Macready was now the highest paid actor of his generation. In 1828 he received an income of £2,361 for his performances. He was now in a position to financially support a family and his first child, Christina Laetitia, was born on 26th December 1830. However, the years following saw a slight dip in his income as Alfred Bunn, took control of London's two main theatres (Covent Garden and Drury Lane). Macready disliked Bunn and only made fifteen appearances on the stage in 1833. The conflict continued and during a production of Richard III on 29th April 1836, Macready denounced Bunn as a "damned scoundrel" and struck him in the face. The two men started fighting and had to be separated by other members of the company. Bunn sued Macready for assault and eventually he won damages of £150.

In 1836 the 18-year-old Helen Faucit joined Macready's theatre company. It was soon rumoured that he was having an affair with Faucit. His biographer, Richard Foulkes , has pointed out: "The young actress's nightly visits to Macready's room after the performance were avowedly for help with her studies, but even Macready could not entirely discount his protégée's feelings for him or suppress completely his own susceptibility to what he described, in a poem inscribed in her album, as Miss Faucit's holier charm."

Macready became friends with a group that included Charles Dickens , John Forster, William Makepeace Thackeray, William Wordsworth , Thomas Carlyle , Jane Carlyle and Robert Browning. He asked Browning to write him a play. The result, Strafford , was performed on 1st May 1837. After the bankruptcy of Alfred Bunn , this group encouraged Macready to take over the lease of Drury Lane . After refurbishments, the first production, The Merchant of Venice, opened 27th December 1841. Although his productions received good reviews it was not a profitable venture.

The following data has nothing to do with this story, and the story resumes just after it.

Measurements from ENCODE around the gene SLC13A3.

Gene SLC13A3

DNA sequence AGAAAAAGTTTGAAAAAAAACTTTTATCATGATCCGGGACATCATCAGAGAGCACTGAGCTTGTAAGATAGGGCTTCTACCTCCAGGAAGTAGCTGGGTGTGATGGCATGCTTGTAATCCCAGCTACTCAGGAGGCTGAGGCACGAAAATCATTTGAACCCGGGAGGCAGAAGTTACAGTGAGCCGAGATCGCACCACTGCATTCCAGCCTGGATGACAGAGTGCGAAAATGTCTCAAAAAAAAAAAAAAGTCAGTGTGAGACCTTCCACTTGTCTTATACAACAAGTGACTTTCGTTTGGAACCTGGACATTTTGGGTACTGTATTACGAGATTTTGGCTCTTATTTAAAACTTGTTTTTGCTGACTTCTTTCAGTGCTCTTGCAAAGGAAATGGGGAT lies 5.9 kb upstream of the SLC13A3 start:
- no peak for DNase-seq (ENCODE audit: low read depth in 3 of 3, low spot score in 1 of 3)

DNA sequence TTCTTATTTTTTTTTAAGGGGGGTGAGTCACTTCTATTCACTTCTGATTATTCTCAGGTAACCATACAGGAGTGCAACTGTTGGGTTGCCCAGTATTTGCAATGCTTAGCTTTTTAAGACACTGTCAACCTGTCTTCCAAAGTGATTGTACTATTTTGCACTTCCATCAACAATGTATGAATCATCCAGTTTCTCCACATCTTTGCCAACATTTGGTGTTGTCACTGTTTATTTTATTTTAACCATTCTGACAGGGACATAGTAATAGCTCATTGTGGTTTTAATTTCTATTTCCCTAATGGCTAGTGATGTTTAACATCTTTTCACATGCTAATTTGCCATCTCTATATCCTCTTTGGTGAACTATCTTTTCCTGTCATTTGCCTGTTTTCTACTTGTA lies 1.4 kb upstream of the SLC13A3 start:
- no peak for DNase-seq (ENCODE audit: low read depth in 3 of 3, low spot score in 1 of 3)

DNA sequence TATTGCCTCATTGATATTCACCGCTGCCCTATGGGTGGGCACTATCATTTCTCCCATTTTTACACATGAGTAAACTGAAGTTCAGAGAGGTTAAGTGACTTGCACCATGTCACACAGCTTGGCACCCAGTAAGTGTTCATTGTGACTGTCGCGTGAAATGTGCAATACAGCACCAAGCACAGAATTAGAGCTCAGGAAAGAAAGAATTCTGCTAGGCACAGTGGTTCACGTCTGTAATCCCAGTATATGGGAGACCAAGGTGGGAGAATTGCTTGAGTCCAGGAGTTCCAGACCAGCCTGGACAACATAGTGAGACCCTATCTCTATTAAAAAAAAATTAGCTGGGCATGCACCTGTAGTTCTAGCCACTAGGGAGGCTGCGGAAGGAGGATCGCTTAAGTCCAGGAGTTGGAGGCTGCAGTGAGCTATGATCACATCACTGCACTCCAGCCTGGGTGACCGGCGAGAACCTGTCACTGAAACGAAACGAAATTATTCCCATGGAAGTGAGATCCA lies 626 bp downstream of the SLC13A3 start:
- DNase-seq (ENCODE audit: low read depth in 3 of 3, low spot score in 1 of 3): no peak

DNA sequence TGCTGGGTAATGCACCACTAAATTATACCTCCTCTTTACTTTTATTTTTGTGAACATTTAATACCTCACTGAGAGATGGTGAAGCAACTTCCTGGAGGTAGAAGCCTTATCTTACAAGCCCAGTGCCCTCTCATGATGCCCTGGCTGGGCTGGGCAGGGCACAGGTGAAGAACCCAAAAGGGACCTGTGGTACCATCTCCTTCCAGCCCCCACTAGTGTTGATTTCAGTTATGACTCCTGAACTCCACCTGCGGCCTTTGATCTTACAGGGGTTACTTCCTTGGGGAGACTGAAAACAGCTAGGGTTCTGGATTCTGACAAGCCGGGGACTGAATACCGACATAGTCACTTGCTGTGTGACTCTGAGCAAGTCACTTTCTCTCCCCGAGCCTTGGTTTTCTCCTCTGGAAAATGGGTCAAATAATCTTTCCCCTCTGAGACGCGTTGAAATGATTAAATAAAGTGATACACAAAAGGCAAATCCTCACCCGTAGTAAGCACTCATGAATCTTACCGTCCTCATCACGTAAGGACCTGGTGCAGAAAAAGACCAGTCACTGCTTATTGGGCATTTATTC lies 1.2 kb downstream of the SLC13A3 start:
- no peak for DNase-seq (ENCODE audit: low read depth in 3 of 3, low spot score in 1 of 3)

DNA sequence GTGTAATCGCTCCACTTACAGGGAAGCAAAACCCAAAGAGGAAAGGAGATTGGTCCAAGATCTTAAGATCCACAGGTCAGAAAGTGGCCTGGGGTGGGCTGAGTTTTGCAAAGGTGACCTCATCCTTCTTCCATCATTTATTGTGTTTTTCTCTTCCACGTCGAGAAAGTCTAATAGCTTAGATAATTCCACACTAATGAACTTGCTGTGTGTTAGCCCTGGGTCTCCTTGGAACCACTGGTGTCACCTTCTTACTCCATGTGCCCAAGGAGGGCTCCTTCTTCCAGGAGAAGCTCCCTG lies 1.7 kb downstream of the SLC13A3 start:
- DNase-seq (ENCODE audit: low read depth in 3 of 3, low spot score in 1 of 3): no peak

In December 1844, Macready and Helen Faucit went on tour to Paris where they gave performances of Hamlet , Othello and Macbeth . They received favourable comments from Victor Hugo, Théophile Gautier, George Sand, Eugène Delacroix and Alexandre Dumas.

Macready's tour of the United States in 1848 was less successful. The main reason for this was a long-standing dispute with America's leading actor, Edwin Forrest. It has been argued that hostility to Macready was partly a response to unfavourable accounts of the country by two of his friends, Frances Trollope and Charles Dickens.

In Cincinnati, one of Macready's opponents, arranged for an animal carcass to be thrown on stage. During the performance of Macbeth at the Astor Place Theatre, in New York City, on 7th May, Macready was attacked with eggs, apples and potatoes. The militia were called out to deal with the disturbance and they opened fire on the audience, killing twenty-three people.

Macready final performance took place at Drury Lane on 26th February 1851. He retired to his house in Sherborne, Dorset. On 18th September 1852 his wife died unexpectedly while the couple were visiting Plymouth. At the age of sixty-seven, he married Cecile Louise Frederica Spencer (1827–1908). A son, Cecil Frederick Nevil Macready, was born in 1862.

William Macready died at his home at Wellington Square, Cheltenham, on 27th April 1873.

© , September 1997 - April 2014

Primary Sources

(1) Peter Ackroyd , Dickens (1990)

He (William Macready) was the most famous Shakespearean actor of his day... He was in some ways acutely theatrical, with an expressive face, a powerful voice, and sonorous manner... Although Macready took on the great roles, he seems to have been better at those expressing passion rather than nobility; he was a master of pathos, remorse, the more bravura aspects of melodrama... Macready was very intelligent, if inclined to be short-tempered.